The Hungry Tide

The Hungry Tide

Book - 2005
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The Hungry Tide is a very contemporary story of adventure and unlikely love, identity and history, set in one of the most fascinating regions on the earth. Off the easternmost coast of India, in the Bay of Bengal, lies the immense labyrinth of tiny islands known as the Sundarbans. For settlers here, life is extremely precarious. Attacks by deadly tigers are common. Unrest and eviction are constant threats. Without warning, at any time, tidal floods rise and surge over the land, leaving devastation in their wake.
In this place of vengeful beauty, the lives of three people from different worlds collide. Piya Roy is a young marine biologist, of Indian descent but stubbornly American, in search of a rare, endangered river dolphin. Her journey begins with a disaster, when she is thrown from a boat into crocodile-infested waters. Rescue comes in the form of a young, illiterate fisherman, Fokir. Although they have no language between them, Piya and Fokir are powerfully drawn to each other, sharing an uncanny instinct for the ways of the sea. Piya engages Fokir to help with her research and finds a translator in Kanai Dutt, a businessman from Delhi whose idealistic aunt and uncle are longtime settlers in the Sundarbans. As the three of them launch into the elaborate backwaters, they are drawn unawares into the hidden undercurrents of this isolated world, where political turmoil exacts a personal toll that is every bit as powerful as the ravaging tide.
Already an international success, The Hungry Tide is a prophetic novel of remarkable insight, beauty, and humanity.
Publisher: Boston : H. Mifflin, 2005.
ISBN: 9780618329977
0618329978
9780143015574
0143015575
Branch Call Number: GHO
Characteristics: 333 p. : map

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s
sgcf
Mar 30, 2017

This is a “place” novel and the setting of the tide country of the Sundarbans comes alive as a character, reacting with the other characters who live or visit there. The themes played out there – environmental protection vs human provision, the value of revolution vs social work, homelessness vs a sense of home – were interesting but, without much plot, the book did not grip me. More like a documentary – I learned something.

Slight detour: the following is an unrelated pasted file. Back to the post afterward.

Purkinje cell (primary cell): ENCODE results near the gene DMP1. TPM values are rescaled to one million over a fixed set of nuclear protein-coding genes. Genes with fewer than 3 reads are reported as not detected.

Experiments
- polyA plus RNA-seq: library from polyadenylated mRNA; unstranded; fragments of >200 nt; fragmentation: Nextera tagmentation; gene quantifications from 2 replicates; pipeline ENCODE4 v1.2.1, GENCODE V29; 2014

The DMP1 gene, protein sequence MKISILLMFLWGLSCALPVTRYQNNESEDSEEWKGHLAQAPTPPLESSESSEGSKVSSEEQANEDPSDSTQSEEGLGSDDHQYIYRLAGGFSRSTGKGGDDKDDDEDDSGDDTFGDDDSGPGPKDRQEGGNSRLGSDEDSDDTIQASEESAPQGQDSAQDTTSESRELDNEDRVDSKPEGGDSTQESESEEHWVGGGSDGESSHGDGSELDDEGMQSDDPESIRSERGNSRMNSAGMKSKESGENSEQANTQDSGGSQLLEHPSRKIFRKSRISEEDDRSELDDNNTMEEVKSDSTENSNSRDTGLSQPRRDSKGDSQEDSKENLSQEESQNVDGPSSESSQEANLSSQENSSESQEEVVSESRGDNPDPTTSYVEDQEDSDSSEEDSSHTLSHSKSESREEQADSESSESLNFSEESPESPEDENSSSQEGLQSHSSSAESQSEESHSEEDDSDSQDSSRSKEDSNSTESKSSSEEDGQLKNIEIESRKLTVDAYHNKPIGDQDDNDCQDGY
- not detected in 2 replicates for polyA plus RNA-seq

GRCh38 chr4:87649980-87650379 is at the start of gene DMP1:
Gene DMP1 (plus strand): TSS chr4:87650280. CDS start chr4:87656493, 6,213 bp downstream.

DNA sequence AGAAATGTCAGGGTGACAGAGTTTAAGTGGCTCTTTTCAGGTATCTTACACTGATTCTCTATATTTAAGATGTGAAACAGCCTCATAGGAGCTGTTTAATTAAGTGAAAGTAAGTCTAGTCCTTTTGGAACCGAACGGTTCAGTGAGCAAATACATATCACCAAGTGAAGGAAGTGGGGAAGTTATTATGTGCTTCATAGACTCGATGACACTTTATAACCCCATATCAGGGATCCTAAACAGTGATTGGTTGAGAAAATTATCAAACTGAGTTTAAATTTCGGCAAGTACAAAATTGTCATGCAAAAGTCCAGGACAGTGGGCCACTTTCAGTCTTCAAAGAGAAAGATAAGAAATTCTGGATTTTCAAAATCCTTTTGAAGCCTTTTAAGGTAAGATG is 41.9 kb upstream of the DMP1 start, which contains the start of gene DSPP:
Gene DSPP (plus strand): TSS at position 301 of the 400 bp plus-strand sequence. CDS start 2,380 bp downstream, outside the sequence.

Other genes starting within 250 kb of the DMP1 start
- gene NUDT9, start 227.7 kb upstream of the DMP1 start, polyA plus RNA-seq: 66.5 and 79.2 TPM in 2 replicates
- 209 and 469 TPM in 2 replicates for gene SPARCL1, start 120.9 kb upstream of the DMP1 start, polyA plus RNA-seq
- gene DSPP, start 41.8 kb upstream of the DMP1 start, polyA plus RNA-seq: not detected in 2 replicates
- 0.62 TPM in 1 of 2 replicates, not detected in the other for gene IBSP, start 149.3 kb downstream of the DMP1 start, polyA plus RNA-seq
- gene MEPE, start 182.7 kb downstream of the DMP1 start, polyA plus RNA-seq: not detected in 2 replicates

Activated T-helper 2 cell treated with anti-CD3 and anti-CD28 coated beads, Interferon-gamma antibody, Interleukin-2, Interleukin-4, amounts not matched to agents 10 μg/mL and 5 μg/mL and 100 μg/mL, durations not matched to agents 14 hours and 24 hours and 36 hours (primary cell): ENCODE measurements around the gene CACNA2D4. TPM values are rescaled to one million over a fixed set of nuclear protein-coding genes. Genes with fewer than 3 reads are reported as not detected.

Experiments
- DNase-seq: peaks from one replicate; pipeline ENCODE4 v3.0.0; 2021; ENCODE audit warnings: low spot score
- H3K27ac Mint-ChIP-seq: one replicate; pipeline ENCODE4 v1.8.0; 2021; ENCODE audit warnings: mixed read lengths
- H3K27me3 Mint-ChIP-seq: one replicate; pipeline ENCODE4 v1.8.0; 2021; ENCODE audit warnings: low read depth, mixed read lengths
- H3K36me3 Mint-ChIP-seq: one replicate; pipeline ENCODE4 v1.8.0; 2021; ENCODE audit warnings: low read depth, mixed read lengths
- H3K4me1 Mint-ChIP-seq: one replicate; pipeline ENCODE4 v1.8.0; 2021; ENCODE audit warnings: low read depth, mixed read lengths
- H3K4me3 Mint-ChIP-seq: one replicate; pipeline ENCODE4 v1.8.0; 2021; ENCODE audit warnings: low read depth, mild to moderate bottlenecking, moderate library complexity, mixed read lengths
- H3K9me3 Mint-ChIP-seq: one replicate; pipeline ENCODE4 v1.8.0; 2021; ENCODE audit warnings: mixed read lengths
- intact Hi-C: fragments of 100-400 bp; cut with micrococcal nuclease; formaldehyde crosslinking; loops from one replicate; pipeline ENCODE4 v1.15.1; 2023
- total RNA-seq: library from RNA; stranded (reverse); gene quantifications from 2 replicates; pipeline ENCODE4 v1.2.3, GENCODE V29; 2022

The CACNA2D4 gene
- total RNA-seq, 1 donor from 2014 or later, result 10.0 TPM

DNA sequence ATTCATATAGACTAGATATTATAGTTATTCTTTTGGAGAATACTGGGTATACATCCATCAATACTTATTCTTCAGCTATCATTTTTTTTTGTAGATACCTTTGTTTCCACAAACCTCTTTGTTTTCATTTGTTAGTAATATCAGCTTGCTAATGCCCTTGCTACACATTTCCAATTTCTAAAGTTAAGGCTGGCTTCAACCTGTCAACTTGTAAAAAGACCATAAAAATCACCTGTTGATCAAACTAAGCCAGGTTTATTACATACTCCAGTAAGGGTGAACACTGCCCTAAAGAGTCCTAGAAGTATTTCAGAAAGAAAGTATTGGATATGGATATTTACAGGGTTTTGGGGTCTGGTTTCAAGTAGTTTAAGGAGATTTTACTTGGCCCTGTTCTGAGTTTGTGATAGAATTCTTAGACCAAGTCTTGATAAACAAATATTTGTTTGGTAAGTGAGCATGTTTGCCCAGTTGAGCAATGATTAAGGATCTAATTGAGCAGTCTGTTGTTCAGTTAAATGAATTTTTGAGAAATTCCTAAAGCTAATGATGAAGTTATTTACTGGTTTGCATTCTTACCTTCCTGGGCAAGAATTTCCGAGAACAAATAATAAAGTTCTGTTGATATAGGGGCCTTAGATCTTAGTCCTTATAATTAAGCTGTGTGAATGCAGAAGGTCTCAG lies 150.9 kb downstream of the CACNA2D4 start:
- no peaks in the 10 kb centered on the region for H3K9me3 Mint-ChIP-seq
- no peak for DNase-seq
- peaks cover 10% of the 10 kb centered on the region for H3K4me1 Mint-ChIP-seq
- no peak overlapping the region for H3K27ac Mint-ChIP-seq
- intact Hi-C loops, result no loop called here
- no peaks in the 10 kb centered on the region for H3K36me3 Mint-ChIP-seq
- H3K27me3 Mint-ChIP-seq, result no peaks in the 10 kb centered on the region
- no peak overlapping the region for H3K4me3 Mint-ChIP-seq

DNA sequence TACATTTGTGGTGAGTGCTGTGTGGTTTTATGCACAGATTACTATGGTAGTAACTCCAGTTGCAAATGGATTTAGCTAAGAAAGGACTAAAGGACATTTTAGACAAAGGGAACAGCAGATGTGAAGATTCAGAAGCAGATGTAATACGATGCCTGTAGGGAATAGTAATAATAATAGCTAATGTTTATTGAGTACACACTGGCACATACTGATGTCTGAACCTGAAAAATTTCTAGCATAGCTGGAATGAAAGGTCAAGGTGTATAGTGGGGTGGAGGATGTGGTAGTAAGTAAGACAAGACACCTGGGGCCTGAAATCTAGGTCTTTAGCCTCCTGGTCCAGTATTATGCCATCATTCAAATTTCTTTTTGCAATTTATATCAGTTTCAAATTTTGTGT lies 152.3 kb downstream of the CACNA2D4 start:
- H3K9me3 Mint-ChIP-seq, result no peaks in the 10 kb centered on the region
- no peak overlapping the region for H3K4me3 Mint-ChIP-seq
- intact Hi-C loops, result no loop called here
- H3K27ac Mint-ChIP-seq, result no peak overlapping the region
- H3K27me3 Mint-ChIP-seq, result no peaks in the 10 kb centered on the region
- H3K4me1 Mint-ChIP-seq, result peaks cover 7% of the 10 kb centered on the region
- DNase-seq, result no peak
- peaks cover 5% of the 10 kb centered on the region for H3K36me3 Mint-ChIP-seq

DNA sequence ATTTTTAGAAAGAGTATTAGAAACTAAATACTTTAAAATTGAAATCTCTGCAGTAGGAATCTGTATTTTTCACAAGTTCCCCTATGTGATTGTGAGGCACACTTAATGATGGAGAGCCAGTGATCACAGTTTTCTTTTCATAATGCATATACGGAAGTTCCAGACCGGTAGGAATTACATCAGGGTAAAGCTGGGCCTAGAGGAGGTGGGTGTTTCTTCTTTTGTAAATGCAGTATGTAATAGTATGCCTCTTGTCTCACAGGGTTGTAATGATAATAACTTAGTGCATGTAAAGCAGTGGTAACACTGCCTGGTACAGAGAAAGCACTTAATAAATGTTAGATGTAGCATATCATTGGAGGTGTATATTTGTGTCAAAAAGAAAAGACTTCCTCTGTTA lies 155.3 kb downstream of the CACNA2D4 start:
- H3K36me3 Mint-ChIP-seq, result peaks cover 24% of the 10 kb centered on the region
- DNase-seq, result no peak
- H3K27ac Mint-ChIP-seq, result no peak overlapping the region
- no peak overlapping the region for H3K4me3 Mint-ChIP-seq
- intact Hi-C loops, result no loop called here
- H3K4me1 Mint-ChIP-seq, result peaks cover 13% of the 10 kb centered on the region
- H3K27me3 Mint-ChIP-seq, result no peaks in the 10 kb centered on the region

s
singasong70
Sep 27, 2015

If you're a dolphin/sea creatures lover, this book is for you, and since I'm not, attention wandered though I managed to push through as I was reading it on exer-cycle at as a way of taking my mind off pain I was in (relative broken bones etc.)

t
Travel
Sep 06, 2011

I too found this book more compelling than Sea of Poppies. The Sundarbans themselves left me in awe. This book has made an indelible impression on me. Ghosh is an artist of words and ideas.

m
McGovernM
Apr 05, 2010

In my opinion a better book than Sea of Poppies. Great story giving a feel for an unusual spot - Sundarbans. The idea of where we are from were we are going and the links between us all. Stories within stories, lives within lives. The complexity of ecosystems and nature reflected in the complexities of our individual lives. But nature can shock with great upheavals wild storms and great gifts of joy – a rainbow around the moon. A story with love and all it’s complexities.

k
krishanudas
Jul 18, 2007

One of the best books I've read. The story mingles seamlessly with facts and history. Ghosh's handling of the characters and emotions is quasi-detached, enabling the reader to glean whatever they can from the book. Understated, but tremendously emphatic.

s
selayedath
Jun 21, 2007

Excellent read. Amitav does a fantastic job weaving fact and fiction together brining to light the plight of the people in the sunderbans. He also does a fantastic job talking about the environment in a way that everyone can understand. Also he is just an outstanding science historian and is able to weave it well into this stories. Another such book of his is the Calcutta Chromosome

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Blue_18
Sep 30, 2016

some simple thing shaped for generation after generation until it lives in our hands and in our eyes, and it's ours.

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